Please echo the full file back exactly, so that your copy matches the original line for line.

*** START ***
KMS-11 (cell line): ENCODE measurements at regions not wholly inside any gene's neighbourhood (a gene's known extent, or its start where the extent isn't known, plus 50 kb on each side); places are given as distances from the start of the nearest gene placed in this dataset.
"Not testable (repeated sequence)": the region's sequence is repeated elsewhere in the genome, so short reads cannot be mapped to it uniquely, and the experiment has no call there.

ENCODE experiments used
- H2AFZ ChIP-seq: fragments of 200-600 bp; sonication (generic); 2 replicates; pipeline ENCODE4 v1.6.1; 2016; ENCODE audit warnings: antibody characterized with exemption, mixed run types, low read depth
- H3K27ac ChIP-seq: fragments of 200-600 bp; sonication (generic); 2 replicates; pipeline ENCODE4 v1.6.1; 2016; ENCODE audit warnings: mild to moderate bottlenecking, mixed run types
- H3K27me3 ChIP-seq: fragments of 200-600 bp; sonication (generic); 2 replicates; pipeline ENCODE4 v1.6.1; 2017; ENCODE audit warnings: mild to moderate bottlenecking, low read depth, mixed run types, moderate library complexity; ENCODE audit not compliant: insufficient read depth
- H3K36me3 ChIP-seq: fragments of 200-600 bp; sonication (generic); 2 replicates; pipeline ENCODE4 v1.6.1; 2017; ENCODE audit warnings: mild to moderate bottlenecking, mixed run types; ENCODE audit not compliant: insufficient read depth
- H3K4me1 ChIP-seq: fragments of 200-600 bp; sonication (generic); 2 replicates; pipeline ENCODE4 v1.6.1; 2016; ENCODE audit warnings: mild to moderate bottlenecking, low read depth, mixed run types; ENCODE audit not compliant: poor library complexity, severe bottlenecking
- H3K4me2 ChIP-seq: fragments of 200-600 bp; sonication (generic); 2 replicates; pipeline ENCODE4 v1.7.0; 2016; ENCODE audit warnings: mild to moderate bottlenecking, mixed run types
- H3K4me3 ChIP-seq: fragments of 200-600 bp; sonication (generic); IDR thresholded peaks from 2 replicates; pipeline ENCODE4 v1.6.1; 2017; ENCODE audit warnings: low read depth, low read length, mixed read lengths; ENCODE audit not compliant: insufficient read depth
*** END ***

KMS-11 (cell line): ENCODE measurements at regions not wholly inside any gene's neighbourhood (a gene's known extent, or its start where the extent isn't known, plus 50 kb on each side); places are given as distances from the start of the nearest gene placed in this dataset.
"Not testable (repeated sequence)": the region's sequence is repeated elsewhere in the genome, so short reads cannot be mapped to it uniquely, and the experiment has no call there.

ENCODE experiments used
- H2AFZ ChIP-seq: fragments of 200-600 bp; sonication (generic); 2 replicates; pipeline ENCODE4 v1.6.1; 2016; ENCODE audit warnings: antibody characterized with exemption, mixed run types, low read depth
- H3K27ac ChIP-seq: fragments of 200-600 bp; sonication (generic); 2 replicates; pipeline ENCODE4 v1.6.1; 2016; ENCODE audit warnings: mild to moderate bottlenecking, mixed run types
- H3K27me3 ChIP-seq: fragments of 200-600 bp; sonication (generic); 2 replicates; pipeline ENCODE4 v1.6.1; 2017; ENCODE audit warnings: mild to moderate bottlenecking, low read depth, mixed run types, moderate library complexity; ENCODE audit not compliant: insufficient read depth
- H3K36me3 ChIP-seq: fragments of 200-600 bp; sonication (generic); 2 replicates; pipeline ENCODE4 v1.6.1; 2017; ENCODE audit warnings: mild to moderate bottlenecking, mixed run types; ENCODE audit not compliant: insufficient read depth
- H3K4me1 ChIP-seq: fragments of 200-600 bp; sonication (generic); 2 replicates; pipeline ENCODE4 v1.6.1; 2016; ENCODE audit warnings: mild to moderate bottlenecking, low read depth, mixed run types; ENCODE audit not compliant: poor library complexity, severe bottlenecking
- H3K4me2 ChIP-seq: fragments of 200-600 bp; sonication (generic); 2 replicates; pipeline ENCODE4 v1.7.0; 2016; ENCODE audit warnings: mild to moderate bottlenecking, mixed run types
- H3K4me3 ChIP-seq: fragments of 200-600 bp; sonication (generic); IDR thresholded peaks from 2 replicates; pipeline ENCODE4 v1.6.1; 2017; ENCODE audit warnings: low read depth, low read length, mixed read lengths; ENCODE audit not compliant: insufficient read depth